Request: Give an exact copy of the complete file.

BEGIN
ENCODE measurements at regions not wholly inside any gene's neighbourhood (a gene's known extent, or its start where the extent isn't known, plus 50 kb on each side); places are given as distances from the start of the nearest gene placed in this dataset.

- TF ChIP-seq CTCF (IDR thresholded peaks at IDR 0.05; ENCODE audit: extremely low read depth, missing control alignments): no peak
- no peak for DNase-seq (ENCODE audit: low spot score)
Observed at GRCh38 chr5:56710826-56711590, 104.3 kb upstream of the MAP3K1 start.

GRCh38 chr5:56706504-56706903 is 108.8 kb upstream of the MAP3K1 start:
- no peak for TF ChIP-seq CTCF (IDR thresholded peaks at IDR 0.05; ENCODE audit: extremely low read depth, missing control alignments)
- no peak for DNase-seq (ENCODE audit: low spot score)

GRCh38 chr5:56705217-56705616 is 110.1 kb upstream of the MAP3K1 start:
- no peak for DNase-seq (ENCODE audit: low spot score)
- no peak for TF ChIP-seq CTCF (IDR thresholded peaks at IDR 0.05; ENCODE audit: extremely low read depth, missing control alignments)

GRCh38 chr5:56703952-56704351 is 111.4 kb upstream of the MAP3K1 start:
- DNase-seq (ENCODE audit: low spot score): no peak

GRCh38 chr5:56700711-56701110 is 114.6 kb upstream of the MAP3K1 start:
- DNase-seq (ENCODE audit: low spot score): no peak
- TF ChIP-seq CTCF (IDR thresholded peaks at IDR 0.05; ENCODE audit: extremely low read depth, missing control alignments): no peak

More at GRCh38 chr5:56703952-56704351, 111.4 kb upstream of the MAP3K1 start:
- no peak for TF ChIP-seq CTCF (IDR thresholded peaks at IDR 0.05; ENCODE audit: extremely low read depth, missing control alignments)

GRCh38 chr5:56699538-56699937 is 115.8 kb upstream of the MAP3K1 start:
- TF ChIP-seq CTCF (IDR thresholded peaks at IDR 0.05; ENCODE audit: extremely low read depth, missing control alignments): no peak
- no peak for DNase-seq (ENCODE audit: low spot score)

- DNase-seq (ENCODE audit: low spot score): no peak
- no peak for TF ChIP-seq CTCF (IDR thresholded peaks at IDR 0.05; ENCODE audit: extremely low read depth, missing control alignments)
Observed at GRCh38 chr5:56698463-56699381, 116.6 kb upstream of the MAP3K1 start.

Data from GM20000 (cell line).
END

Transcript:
ENCODE measurements at regions not wholly inside any gene's neighbourhood (a gene's known extent, or its start where the extent isn't known, plus 50 kb on each side); places are given as distances from the start of the nearest gene placed in this dataset.

- TF ChIP-seq CTCF (IDR thresholded peaks at IDR 0.05; ENCODE audit: extremely low read depth, missing control alignments): no peak
- no peak for DNase-seq (ENCODE audit: low spot score)
Observed at GRCh38 chr5:56710826-56711590, 104.3 kb upstream of the MAP3K1 start.

GRCh38 chr5:56706504-56706903 is 108.8 kb upstream of the MAP3K1 start:
- no peak for TF ChIP-seq CTCF (IDR thresholded peaks at IDR 0.05; ENCODE audit: extremely low read depth, missing control alignments)
- no peak for DNase-seq (ENCODE audit: low spot score)

GRCh38 chr5:56705217-56705616 is 110.1 kb upstream of the MAP3K1 start:
- no peak for DNase-seq (ENCODE audit: low spot score)
- no peak for TF ChIP-seq CTCF (IDR thresholded peaks at IDR 0.05; ENCODE audit: extremely low read depth, missing control alignments)

GRCh38 chr5:56703952-56704351 is 111.4 kb upstream of the MAP3K1 start:
- DNase-seq (ENCODE audit: low spot score): no peak

GRCh38 chr5:56700711-56701110 is 114.6 kb upstream of the MAP3K1 start:
- DNase-seq (ENCODE audit: low spot score): no peak
- TF ChIP-seq CTCF (IDR thresholded peaks at IDR 0.05; ENCODE audit: extremely low read depth, missing control alignments): no peak

More at GRCh38 chr5:56703952-56704351, 111.4 kb upstream of the MAP3K1 start:
- no peak for TF ChIP-seq CTCF (IDR thresholded peaks at IDR 0.05; ENCODE audit: extremely low read depth, missing control alignments)

GRCh38 chr5:56699538-56699937 is 115.8 kb upstream of the MAP3K1 start:
- TF ChIP-seq CTCF (IDR thresholded peaks at IDR 0.05; ENCODE audit: extremely low read depth, missing control alignments): no peak
- no peak for DNase-seq (ENCODE audit: low spot score)

- DNase-seq (ENCODE audit: low spot score): no peak
- no peak for TF ChIP-seq CTCF (IDR thresholded peaks at IDR 0.05; ENCODE audit: extremely low read depth, missing control alignments)
Observed at GRCh38 chr5:56698463-56699381, 116.6 kb upstream of the MAP3K1 start.

Data from GM20000 (cell line).